Tuesday, March 24, 2009

Notes for Self

After much thought, I have decided to officially start a blog.  I realize I type like I talk, so if anyone does read this, assuming I eventually make this public, then I apologize for my stream of consciousness.  I have decided to start this, to mostly archive for my own uses what I am checking out currently, linking things via video or websites, or just naming certain things to keep a personal record.  I am voraciously trying to learn more about the world, from different points of view, and usually through my own warped vantage point, but who of us can say we have a "normal" vantage point.  All experiences are of the self, and I am sure I would be confused if suddenly given the ability to see the world from someone else's eyes.  I digress...

The title of the Blog comes from two Samuel Beckett quotes, "Ever tried. Ever failed. No matter. Try Again. Fail again. Fail better," or "Go on failing. Go on. Only next time, try to fail better." Both quotes are inspirational to me, even given the apparent darkness that weighs with them.  I feel my own life has been a series of failures, but as long as I can fail better each time, then I am winning this game called life.  A good friend of mine once told life was a game, so viewing life like this makes it easier to detach yourself from it, as far as giving it values of good and bad.  From being a pseudo follower of Buddhism, I am trying to find a middle path, and the more I can not be affected by the bad, as well as not be completely over-joyed with the good, the better balance I can set for myself, and hopefully avoid suffering as best as possible.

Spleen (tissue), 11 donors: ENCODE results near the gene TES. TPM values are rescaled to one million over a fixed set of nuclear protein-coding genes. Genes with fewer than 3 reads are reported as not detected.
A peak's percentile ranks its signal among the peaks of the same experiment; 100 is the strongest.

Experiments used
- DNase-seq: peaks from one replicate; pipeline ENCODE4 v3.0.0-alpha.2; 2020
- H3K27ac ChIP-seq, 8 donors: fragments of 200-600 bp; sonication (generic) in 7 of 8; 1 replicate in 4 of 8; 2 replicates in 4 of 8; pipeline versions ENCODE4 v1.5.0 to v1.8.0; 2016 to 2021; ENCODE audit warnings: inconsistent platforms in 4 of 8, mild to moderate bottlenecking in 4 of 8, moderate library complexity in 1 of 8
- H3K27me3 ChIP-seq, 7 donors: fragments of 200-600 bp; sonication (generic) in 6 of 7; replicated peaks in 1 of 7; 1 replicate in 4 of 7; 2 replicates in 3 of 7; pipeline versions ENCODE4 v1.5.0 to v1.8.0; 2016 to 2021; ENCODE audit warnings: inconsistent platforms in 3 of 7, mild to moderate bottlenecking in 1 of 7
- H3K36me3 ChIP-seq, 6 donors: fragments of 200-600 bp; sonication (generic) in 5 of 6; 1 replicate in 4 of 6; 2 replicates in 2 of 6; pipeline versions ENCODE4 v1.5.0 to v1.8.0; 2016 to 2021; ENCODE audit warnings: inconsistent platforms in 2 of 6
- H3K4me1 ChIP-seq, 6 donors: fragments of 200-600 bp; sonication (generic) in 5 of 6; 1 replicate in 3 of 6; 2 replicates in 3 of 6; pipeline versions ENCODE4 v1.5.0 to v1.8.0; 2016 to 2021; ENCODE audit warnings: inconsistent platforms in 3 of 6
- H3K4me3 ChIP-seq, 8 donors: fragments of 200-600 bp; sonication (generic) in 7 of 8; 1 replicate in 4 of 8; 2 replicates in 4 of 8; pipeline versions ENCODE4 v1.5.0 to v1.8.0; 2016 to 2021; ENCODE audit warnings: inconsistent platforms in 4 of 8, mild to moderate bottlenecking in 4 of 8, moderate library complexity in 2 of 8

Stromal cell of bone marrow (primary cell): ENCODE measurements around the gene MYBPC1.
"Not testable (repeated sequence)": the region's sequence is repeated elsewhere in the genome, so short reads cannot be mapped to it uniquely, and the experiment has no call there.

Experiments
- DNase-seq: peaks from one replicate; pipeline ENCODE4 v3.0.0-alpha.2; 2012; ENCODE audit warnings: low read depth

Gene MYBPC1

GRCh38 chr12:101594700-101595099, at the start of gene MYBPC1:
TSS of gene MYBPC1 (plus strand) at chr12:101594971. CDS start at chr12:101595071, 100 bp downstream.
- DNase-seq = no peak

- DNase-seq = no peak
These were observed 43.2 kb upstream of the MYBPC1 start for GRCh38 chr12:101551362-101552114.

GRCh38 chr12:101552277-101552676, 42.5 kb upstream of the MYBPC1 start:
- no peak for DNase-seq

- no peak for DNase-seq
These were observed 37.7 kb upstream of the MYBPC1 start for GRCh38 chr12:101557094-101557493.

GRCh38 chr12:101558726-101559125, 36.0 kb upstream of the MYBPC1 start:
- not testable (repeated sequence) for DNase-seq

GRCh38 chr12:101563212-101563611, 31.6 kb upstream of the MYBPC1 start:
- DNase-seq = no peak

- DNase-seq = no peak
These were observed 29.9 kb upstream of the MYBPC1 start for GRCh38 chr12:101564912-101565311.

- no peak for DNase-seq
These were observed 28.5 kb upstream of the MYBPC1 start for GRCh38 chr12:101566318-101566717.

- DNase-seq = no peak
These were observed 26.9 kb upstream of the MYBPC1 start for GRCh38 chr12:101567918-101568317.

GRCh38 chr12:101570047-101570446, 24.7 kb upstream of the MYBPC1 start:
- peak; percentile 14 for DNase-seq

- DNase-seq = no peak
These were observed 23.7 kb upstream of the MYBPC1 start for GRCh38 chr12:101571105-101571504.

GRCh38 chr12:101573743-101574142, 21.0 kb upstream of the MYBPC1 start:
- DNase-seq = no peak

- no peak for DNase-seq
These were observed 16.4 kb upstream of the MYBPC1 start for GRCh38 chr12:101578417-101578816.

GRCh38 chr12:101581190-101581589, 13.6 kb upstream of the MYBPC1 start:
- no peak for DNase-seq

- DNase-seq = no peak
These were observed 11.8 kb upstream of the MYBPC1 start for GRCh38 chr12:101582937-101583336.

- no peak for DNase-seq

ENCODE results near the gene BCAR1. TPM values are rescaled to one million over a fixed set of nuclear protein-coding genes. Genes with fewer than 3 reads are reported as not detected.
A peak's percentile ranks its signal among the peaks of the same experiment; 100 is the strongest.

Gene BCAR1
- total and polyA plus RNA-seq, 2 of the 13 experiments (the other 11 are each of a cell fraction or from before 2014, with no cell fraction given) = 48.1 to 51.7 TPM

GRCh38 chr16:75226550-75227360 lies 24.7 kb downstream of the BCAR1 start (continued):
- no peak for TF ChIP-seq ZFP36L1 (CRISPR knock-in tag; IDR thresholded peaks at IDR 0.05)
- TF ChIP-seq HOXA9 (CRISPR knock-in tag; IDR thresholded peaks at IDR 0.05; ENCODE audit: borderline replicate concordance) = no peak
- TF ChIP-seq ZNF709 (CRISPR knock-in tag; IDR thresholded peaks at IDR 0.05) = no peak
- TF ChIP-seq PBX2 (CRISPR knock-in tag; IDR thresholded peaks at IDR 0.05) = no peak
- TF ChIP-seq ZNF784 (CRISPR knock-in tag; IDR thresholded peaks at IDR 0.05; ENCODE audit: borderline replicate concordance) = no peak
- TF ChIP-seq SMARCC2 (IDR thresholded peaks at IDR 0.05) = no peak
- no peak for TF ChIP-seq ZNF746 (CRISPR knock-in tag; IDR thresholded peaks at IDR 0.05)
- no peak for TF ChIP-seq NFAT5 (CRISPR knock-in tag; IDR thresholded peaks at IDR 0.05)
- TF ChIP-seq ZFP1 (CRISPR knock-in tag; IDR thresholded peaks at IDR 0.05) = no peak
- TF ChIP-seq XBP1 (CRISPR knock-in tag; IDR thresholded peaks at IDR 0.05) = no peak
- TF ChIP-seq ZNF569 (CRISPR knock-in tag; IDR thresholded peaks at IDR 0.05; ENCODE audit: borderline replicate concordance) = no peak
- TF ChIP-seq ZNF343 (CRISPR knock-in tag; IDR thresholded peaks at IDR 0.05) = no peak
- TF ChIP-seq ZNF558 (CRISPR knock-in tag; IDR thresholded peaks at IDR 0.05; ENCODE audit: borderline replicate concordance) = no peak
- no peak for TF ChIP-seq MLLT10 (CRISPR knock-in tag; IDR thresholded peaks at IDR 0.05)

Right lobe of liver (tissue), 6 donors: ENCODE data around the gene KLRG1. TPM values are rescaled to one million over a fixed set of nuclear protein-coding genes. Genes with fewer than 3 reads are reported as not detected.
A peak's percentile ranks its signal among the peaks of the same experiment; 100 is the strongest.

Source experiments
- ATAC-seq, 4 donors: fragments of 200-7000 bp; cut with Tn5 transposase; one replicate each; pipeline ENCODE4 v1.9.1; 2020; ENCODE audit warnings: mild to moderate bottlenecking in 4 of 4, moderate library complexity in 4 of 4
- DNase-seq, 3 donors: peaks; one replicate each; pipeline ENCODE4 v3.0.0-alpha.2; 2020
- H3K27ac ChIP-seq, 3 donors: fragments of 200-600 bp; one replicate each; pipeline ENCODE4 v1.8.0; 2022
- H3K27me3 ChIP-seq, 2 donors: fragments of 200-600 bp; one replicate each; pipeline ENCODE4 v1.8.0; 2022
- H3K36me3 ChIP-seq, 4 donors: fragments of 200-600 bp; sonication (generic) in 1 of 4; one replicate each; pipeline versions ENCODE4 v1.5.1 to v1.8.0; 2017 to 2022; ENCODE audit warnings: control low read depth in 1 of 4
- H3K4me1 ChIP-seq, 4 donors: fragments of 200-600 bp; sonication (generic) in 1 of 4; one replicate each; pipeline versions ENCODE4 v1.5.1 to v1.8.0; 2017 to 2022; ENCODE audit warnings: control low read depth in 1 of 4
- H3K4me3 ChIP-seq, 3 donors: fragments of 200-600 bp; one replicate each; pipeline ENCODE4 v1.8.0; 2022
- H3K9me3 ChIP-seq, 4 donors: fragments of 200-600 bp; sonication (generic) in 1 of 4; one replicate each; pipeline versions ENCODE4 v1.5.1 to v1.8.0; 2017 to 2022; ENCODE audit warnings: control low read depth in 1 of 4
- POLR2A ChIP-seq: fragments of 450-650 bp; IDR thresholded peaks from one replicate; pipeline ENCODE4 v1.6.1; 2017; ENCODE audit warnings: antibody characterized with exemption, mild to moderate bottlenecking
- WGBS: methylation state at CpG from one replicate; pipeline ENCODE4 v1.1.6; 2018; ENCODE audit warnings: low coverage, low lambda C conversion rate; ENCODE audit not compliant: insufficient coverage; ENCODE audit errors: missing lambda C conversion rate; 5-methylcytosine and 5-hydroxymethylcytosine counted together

So moving on with what I set out to do in this blog, was give a snapshot into what is on my mind, mostly as far as what I am thinking about, without going into unnecessary specifics.  Said Snapshot of the evening consisted of listening to a new 180 gram vinyl reissue of Joy Division's "Unknown Pleasures."  After a few friends and a few PBRs, the listening changed to selections from Sonny Rollins' "Sonny Meets Hawk" featuring Don Cherry, Billy Higgins, Henry Grimes, Paul Bley and the great Coleman Hawkins, as well as Albert Ayler's recording of performing at John Coltrane's funeral.  It's hard to take the ending of that, when Albert stops playing his saxophone, and starts screaming, yelling, singing, crying, all at once...

The blog will continue another night, for it is late, but a good record of what has begun, and what is to come...

1 comment:

  1. Woohooooo! First comment!

    what did the buddhist monk say to the the hot dog vendor?

    make me one with everything!

    bwaaahh! zen lunatics

    ReplyDelete